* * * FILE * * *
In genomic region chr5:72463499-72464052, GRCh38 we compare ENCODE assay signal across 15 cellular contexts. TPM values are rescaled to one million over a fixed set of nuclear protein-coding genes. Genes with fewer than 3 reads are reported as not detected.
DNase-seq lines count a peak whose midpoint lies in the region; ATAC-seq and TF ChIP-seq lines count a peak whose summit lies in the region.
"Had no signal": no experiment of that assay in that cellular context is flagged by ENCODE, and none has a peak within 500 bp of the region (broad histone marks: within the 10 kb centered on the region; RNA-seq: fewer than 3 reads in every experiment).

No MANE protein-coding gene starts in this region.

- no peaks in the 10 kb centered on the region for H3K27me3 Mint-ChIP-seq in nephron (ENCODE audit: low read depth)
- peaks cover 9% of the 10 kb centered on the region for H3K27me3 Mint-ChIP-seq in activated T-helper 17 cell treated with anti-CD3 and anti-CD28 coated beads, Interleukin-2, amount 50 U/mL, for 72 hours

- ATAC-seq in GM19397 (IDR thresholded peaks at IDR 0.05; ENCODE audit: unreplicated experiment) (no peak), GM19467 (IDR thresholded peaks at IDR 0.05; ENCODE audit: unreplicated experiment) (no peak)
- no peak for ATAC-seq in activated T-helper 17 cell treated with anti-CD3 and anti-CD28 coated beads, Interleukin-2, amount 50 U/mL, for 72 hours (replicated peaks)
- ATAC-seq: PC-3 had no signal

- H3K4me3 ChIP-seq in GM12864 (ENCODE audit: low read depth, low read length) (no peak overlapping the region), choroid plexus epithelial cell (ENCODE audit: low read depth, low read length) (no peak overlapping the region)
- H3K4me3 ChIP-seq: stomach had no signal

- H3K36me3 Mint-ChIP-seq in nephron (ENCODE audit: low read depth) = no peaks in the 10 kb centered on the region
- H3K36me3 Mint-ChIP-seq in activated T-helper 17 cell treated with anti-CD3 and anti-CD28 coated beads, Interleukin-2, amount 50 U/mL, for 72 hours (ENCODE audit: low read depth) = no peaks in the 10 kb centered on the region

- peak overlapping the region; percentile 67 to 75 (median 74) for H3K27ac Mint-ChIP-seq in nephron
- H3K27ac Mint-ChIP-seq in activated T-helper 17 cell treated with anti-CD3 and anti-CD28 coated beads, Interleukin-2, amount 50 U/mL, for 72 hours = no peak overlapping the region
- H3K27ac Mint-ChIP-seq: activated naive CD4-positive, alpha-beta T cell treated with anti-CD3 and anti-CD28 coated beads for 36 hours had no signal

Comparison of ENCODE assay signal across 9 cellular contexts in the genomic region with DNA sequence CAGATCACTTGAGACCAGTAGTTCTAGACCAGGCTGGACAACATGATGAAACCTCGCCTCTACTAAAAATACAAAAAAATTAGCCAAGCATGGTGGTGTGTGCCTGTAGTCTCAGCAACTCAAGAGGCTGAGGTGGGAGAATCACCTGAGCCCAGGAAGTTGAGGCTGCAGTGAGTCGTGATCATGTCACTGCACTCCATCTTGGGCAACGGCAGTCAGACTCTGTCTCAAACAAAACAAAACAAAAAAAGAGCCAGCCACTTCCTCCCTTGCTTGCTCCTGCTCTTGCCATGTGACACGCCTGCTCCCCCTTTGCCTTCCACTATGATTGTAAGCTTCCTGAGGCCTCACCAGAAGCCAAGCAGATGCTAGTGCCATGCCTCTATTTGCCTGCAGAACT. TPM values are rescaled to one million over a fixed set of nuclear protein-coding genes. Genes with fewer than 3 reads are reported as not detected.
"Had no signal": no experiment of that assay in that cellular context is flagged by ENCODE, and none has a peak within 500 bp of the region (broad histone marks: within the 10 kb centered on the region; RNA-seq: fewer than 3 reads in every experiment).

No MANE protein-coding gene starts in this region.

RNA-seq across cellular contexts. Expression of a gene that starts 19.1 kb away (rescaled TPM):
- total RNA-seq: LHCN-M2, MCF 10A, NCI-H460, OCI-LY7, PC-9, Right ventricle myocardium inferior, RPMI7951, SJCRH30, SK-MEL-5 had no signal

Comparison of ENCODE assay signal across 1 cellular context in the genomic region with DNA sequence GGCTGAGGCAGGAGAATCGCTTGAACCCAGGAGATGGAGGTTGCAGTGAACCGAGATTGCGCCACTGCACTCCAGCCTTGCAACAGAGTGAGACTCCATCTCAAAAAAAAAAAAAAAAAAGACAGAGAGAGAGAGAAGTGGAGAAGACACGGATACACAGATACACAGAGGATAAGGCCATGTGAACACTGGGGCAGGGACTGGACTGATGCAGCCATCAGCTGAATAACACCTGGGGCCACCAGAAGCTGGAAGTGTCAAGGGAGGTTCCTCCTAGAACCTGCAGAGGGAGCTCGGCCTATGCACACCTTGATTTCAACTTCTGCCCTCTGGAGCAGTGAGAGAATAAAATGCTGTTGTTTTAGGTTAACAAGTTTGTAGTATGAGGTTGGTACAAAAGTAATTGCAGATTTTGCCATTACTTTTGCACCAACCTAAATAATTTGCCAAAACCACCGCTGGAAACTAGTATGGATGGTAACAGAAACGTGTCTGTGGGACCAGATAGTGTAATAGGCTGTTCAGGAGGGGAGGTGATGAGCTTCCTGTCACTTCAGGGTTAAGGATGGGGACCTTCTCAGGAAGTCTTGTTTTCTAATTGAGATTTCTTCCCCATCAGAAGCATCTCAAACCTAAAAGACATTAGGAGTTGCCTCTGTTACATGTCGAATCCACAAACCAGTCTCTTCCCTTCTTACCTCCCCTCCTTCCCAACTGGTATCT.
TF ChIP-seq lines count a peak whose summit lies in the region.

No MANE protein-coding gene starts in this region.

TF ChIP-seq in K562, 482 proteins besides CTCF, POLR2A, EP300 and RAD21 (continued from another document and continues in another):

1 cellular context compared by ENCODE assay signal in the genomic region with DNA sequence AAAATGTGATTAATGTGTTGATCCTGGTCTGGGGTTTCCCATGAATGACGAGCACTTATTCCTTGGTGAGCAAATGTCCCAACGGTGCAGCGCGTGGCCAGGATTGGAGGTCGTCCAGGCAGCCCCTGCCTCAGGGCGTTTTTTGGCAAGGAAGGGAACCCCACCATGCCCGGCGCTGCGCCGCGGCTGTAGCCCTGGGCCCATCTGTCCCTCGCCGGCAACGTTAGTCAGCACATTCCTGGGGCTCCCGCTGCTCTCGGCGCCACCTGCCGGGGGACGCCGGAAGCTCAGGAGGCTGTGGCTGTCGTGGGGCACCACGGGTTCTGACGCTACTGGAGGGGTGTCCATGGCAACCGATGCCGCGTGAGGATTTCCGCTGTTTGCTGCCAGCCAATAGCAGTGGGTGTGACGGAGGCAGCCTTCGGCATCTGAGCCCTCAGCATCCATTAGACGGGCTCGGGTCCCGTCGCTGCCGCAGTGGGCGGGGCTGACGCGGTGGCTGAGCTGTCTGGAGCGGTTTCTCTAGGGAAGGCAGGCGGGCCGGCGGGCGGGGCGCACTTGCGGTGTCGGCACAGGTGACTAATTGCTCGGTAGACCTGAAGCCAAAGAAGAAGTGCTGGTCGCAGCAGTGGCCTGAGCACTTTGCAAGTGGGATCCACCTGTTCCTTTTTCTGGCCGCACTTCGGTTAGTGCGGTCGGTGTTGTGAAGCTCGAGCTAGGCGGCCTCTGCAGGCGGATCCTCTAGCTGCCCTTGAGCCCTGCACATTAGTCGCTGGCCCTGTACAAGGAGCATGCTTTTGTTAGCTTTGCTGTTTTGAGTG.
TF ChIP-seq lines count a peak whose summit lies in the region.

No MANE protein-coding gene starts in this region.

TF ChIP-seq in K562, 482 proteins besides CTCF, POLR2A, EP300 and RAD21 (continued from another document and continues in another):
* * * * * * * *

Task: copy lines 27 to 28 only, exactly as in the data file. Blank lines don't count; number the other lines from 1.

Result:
TF ChIP-seq lines count a peak whose summit lies in the region.

No MANE protein-coding gene starts in this region.